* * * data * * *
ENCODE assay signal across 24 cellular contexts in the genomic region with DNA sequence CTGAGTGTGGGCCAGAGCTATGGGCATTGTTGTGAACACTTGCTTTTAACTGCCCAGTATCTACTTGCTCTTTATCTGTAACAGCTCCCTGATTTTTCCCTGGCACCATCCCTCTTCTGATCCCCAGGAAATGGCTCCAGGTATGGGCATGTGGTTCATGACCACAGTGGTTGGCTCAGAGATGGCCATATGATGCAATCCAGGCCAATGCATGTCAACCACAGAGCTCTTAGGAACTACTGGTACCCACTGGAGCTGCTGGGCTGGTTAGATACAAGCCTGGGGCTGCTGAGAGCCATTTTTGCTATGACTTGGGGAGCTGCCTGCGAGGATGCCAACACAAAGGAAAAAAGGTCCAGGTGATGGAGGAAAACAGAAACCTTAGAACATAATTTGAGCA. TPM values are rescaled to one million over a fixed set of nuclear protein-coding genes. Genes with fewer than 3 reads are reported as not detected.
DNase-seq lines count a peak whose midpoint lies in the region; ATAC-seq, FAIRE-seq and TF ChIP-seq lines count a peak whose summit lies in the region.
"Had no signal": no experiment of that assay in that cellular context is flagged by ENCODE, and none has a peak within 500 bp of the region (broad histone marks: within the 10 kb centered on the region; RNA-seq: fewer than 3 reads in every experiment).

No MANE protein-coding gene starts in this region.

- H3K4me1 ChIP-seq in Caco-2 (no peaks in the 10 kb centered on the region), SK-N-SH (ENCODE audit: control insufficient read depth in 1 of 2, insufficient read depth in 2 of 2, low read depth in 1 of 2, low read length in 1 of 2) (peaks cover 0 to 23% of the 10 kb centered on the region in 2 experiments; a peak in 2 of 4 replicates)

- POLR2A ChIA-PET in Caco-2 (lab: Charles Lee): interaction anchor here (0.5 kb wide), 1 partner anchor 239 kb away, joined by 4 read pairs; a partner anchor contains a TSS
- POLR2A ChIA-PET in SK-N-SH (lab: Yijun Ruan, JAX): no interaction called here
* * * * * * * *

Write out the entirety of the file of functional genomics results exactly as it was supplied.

ENCODE assay signal across 24 cellular contexts in the genomic region with DNA sequence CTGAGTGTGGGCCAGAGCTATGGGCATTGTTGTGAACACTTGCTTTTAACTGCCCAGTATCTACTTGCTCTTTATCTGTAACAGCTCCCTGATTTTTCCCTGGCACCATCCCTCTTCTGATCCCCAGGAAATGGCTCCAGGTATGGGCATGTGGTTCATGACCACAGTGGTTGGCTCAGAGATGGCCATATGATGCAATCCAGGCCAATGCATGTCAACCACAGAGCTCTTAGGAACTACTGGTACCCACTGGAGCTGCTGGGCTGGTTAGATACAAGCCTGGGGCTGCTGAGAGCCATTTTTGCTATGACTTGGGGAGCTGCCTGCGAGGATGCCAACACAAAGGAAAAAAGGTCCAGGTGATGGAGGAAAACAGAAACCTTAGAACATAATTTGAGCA. TPM values are rescaled to one million over a fixed set of nuclear protein-coding genes. Genes with fewer than 3 reads are reported as not detected.
DNase-seq lines count a peak whose midpoint lies in the region; ATAC-seq, FAIRE-seq and TF ChIP-seq lines count a peak whose summit lies in the region.
"Had no signal": no experiment of that assay in that cellular context is flagged by ENCODE, and none has a peak within 500 bp of the region (broad histone marks: within the 10 kb centered on the region; RNA-seq: fewer than 3 reads in every experiment).

No MANE protein-coding gene starts in this region.

- H3K4me1 ChIP-seq in Caco-2 (no peaks in the 10 kb centered on the region), SK-N-SH (ENCODE audit: control insufficient read depth in 1 of 2, insufficient read depth in 2 of 2, low read depth in 1 of 2, low read length in 1 of 2) (peaks cover 0 to 23% of the 10 kb centered on the region in 2 experiments; a peak in 2 of 4 replicates)

- POLR2A ChIA-PET in Caco-2 (lab: Charles Lee): interaction anchor here (0.5 kb wide), 1 partner anchor 239 kb away, joined by 4 read pairs; a partner anchor contains a TSS
- POLR2A ChIA-PET in SK-N-SH (lab: Yijun Ruan, JAX): no interaction called here